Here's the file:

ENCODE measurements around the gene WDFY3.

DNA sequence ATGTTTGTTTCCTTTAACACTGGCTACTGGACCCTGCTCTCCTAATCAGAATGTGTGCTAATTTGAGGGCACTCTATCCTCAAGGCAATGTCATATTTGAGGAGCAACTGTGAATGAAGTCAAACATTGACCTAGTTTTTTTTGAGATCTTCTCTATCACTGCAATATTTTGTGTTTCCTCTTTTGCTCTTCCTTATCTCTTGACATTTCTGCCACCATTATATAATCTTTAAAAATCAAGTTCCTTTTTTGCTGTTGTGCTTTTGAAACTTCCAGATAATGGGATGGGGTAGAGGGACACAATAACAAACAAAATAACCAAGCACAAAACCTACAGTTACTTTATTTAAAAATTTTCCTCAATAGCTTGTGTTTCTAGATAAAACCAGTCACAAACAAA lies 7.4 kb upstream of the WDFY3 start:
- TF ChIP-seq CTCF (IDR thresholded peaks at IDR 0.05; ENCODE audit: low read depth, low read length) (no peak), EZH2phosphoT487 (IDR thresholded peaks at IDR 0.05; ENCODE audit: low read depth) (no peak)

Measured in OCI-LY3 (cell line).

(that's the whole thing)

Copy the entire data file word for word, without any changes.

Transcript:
ENCODE measurements around the gene WDFY3.

DNA sequence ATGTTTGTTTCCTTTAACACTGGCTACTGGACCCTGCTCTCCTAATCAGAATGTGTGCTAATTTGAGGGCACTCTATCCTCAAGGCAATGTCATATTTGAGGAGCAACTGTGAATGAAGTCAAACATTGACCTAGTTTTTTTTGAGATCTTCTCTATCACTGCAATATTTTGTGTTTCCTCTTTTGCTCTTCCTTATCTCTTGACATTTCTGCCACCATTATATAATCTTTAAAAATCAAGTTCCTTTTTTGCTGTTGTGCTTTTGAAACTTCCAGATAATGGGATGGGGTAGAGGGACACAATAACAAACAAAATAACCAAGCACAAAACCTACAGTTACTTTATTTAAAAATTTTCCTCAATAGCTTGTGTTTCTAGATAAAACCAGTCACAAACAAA lies 7.4 kb upstream of the WDFY3 start:
- TF ChIP-seq CTCF (IDR thresholded peaks at IDR 0.05; ENCODE audit: low read depth, low read length) (no peak), EZH2phosphoT487 (IDR thresholded peaks at IDR 0.05; ENCODE audit: low read depth) (no peak)

Measured in OCI-LY3 (cell line).